See more photos of the Fox Theater by photographer Jaclyn Cook, who took the shots included in this article, here.

 

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Really Retro: Your Ultimate Guide to AnachroCon, Atlanta’s Steampunk/Alt-History Con

Posted on: Feb 21st, 2012 By:

Science fiction used to be all about the future, but in steampunk, it’s gone back to the past to create a steam-powered alternate Victorian era full of airships, goggles and rayguns where Tesla trumps Edison. If you think that steampunk is just about creative costumes, there will be plenty walking the halls of AnachroCon, this weekend (Feb. 24-26) at the Holiday Inn Select Perimeter, but there will also be so much more from literary to art to performances. Read more about the many facets of this fast-growing subculture in our recent interview with STEAMPUNK BIBLE co-author S.J. Chambers, then head on down to AnachroCon to experience the city’s biggest annual steampunk gathering live.

As Anachrocon’s Website says, it’s the “place in the South for Steampunk, History, Alternate History, Science, Music, Classic Sci-Fi Literature and the most amazing costuming you’ve ever seen!” Here’s our top nine coolest things to do at Anachrocon. For times and locations, check the full con schedule here.

Mad Sonictist Veronique Chevalier.

1. Costumes Extraordinaire

Men in top hats, boots and goggles. Ladies in their finest Victorian dresses with rayguns tucked into their beaded evening bags. Gizmos galore. In the case of steampunk, accessories make the outfit and it’s not just a look but a way of life for some followers who meticulously craft their eccentric wardrobes in home workshops. Expect to see an amazing array of hall costumes, but the best of the best compete in the Costume Contest at 5 p.m. on Saturday. Or learn to make your own from award-winning costumers in the Fashion and Fabrication programming tracks.

 

Frenchy & the Punk.

2. A Marvelous Menagerie of Musical Acts

If steampunk has a look, thanks to a motley menagerie of talented musicians, it also has a sound – a diverse blend of jazz, ragtime, gypsy, classical, goth and even a touch of rock n roll. At Anachrocon, you can hear some of the best in the region and nation including The Hellblinki Sextet (do we need to say more than pirate cabaret to pique your interest?!), The Extraordinary Contraptions, Frenchy and the Punk, Aeronauts, The Ghosts Project, The Gin Rebellion, The Vauxhall Garden Variety Players, Play It With Moxie and more. Dance the night away to several DJs including “self-described eccentric audio arranger and morally ambiguous scientist” Dr. Q, the mad mastermind behind The Artifice Club which stages quarterly steampunk shindigs and is the official sponsor of the Friday night main entertainment track provocatively titled Fallout Frenzy. Read an interview with Dr. Q here about The Artifice Club here.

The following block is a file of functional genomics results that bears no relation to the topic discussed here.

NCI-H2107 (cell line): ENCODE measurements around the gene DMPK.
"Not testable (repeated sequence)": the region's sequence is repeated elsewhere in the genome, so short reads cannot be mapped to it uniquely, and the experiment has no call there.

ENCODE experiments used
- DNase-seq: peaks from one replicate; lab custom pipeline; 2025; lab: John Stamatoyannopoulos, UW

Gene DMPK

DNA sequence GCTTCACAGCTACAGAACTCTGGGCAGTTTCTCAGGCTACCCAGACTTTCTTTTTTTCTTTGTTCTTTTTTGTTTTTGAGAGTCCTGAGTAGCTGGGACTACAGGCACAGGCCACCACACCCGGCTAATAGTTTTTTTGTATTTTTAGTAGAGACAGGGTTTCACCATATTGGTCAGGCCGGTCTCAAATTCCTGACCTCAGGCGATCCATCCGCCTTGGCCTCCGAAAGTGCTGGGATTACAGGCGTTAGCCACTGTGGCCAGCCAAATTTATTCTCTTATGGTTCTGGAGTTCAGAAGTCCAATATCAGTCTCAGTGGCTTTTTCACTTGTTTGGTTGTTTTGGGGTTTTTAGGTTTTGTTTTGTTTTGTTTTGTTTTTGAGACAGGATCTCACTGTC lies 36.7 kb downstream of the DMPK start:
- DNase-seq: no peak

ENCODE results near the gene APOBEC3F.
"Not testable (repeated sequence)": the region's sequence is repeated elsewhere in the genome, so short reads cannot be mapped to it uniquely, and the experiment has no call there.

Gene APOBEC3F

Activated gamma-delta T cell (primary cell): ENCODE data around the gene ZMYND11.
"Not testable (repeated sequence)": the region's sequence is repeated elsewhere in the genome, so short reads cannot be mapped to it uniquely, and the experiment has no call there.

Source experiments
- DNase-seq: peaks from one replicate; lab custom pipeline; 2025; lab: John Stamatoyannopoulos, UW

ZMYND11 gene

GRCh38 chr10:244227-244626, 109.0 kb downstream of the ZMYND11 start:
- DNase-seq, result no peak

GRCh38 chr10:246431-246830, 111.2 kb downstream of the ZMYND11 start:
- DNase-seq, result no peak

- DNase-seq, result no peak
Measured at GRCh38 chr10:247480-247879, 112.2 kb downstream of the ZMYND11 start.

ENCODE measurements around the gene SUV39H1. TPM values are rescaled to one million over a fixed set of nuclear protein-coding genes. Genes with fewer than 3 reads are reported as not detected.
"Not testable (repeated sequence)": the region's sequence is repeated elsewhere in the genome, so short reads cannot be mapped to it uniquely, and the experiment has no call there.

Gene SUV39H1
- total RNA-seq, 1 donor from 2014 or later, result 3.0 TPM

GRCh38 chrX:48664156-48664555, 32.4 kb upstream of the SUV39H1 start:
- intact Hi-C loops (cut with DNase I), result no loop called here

Talloolah Love. Photo credit: Mark Turnley.

3. Trick or Tease: Burly-Q and Carnivale Steampunk-style

Burlesque arose out of vaudeville and sideshow hoochie-coo, all of which go back to the bawdy dancers, singers and comedians of the Victorian music hall. Circuses and carnival sideshows for general public pleasure also came of age in the 19th century. See steampunk versions of both this weekend. Award-winning Atlanta burlesque beauty Talloolah Love  invites you to Burlesque At the End of the World (Fri. midnight) featuring  flavors of Bertolt Brecht, The Muppets, and Hollywood heresy; “you’ve never seen a burlesque show like this!” Guest stars include Knoxville’s Rosey Lady, the Blooming Beauty of Burlesque; Katherine Lashe of Syrens of the South Productions; The Chameleon Queen; and Sadie Hawkins and Barbilicious of Blast-Off Burlesque. Meanwhile under the motto of “Doing the extrordinary with the ordinary,” the talented performers of Oklahoma’s Carnival Epsilon (Fri. 5 p.m.) test the limits the human body can be pushed to with sharp blades, burning fire and a silver fork. And Wicked Hips Bellydance, a professional troupe with members from the US and Europe, presents an art form once considered so risque that it would have inspired proper Victorian ladies to grasp their smelling salts (Sat. 7 p.m., Sun. noon).

4. History, Science and the End of the World, Oh My!

Nikola Tesla.